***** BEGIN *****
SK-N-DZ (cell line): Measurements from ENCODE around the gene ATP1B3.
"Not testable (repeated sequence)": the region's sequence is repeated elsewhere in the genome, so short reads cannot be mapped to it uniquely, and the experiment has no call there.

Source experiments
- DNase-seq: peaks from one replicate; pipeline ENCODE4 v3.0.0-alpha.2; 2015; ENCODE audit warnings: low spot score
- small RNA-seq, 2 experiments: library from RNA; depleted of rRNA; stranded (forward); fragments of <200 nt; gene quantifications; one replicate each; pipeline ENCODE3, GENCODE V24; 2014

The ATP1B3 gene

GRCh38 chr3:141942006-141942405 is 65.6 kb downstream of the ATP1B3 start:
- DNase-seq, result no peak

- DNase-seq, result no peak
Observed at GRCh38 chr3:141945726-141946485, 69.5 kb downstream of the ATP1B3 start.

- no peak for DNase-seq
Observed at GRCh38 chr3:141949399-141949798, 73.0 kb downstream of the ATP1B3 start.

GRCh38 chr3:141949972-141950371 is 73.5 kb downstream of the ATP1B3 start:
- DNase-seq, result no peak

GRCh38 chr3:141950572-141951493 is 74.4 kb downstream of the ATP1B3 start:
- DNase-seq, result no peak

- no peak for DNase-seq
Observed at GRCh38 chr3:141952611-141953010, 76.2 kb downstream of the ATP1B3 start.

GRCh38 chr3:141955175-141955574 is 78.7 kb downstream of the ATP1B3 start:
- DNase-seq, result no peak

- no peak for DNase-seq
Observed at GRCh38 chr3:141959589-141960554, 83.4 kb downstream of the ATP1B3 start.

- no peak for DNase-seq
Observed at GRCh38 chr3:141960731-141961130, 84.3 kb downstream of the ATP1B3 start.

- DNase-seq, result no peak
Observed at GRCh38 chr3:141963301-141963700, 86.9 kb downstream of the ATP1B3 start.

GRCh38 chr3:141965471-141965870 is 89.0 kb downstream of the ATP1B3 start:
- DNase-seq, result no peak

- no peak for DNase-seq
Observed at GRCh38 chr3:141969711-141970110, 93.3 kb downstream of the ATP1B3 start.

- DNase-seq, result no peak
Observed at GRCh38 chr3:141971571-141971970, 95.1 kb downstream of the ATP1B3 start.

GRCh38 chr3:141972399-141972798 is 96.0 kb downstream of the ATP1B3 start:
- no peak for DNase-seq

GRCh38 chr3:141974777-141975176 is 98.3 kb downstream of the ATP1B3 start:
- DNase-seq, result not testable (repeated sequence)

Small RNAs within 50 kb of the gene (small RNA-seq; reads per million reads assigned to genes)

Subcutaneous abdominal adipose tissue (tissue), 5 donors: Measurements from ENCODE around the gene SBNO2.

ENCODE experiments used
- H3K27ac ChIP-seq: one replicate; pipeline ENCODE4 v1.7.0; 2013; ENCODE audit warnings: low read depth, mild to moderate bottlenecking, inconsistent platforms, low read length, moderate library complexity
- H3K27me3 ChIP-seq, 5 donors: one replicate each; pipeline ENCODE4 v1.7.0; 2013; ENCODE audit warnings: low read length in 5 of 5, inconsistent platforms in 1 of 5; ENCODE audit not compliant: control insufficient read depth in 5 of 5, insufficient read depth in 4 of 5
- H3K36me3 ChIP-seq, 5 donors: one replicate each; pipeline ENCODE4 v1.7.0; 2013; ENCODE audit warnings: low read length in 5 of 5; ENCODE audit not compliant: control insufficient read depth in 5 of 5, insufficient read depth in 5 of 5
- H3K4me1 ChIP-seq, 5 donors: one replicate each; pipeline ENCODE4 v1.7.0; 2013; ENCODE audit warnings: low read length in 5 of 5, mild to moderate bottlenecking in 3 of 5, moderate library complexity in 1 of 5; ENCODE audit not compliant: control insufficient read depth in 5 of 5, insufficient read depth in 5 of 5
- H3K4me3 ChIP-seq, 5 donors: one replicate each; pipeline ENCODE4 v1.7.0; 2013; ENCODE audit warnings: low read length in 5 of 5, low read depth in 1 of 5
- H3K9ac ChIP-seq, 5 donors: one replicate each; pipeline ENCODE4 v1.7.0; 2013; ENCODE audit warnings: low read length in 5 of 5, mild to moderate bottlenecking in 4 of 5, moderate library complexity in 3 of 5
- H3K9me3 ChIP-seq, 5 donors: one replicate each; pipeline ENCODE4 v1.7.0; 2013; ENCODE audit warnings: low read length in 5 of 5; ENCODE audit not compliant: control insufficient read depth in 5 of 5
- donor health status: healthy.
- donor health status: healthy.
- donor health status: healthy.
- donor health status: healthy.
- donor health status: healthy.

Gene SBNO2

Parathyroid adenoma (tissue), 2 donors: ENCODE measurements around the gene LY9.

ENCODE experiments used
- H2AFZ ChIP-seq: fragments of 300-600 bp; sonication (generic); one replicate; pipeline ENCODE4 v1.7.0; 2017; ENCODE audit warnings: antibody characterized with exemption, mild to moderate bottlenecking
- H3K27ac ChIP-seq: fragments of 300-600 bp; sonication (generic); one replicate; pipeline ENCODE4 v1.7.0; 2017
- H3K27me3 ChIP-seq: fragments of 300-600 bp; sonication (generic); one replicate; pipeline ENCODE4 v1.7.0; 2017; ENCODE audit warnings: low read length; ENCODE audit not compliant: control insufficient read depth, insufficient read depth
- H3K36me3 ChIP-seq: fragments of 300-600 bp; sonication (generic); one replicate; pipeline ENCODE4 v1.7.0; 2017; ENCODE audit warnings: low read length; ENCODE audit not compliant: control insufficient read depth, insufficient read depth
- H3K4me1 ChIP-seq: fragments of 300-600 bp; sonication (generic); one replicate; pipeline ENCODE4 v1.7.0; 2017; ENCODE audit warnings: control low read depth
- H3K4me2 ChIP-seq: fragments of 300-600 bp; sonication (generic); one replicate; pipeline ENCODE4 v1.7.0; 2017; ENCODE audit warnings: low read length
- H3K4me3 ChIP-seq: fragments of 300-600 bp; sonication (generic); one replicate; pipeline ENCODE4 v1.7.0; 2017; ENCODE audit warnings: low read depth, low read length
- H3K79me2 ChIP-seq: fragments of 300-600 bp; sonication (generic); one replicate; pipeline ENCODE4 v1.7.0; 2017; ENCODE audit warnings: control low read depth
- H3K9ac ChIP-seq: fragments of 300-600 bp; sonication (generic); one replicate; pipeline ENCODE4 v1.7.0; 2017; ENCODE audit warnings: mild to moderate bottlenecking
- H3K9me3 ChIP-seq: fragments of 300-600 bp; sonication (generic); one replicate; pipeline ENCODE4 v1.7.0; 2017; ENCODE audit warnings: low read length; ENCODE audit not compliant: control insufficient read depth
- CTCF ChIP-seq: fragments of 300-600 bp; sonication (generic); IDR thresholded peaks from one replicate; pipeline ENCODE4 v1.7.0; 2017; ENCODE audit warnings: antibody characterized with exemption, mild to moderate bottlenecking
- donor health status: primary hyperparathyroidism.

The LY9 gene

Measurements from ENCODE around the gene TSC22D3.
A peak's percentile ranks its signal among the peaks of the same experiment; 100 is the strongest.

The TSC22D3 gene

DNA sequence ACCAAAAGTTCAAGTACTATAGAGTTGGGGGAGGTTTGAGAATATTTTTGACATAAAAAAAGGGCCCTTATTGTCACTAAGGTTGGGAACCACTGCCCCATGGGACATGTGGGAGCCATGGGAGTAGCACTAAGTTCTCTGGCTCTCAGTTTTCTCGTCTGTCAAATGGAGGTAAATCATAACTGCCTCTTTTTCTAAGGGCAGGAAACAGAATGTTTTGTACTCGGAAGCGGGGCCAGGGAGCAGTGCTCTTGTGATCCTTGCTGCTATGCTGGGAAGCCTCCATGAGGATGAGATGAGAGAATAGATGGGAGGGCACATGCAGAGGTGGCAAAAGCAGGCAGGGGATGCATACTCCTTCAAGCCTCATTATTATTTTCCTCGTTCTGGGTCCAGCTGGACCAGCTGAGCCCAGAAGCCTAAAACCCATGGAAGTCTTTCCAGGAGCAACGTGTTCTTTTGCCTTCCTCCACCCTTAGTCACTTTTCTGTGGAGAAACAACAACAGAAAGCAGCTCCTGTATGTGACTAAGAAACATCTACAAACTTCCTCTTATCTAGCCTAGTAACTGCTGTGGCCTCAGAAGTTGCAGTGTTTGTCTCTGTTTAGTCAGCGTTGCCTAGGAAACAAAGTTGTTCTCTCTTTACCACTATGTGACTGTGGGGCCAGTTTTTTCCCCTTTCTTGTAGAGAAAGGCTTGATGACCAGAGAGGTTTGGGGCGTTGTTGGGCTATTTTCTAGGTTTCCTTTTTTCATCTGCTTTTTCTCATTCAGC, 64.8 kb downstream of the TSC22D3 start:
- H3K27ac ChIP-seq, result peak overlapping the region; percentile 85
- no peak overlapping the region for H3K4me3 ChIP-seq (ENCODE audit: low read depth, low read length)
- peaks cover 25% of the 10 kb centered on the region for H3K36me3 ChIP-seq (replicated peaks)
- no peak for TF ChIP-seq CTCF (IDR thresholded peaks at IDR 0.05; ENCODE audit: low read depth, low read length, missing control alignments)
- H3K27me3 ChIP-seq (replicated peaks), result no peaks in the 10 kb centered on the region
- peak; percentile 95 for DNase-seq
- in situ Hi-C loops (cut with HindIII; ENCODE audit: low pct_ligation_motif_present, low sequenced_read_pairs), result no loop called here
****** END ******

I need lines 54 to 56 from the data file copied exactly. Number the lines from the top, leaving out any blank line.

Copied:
ENCODE experiments used
- H2AFZ ChIP-seq: fragments of 300-600 bp; sonication (generic); one replicate; pipeline ENCODE4 v1.7.0; 2017; ENCODE audit warnings: antibody characterized with exemption, mild to moderate bottlenecking
- H3K27ac ChIP-seq: fragments of 300-600 bp; sonication (generic); one replicate; pipeline ENCODE4 v1.7.0; 2017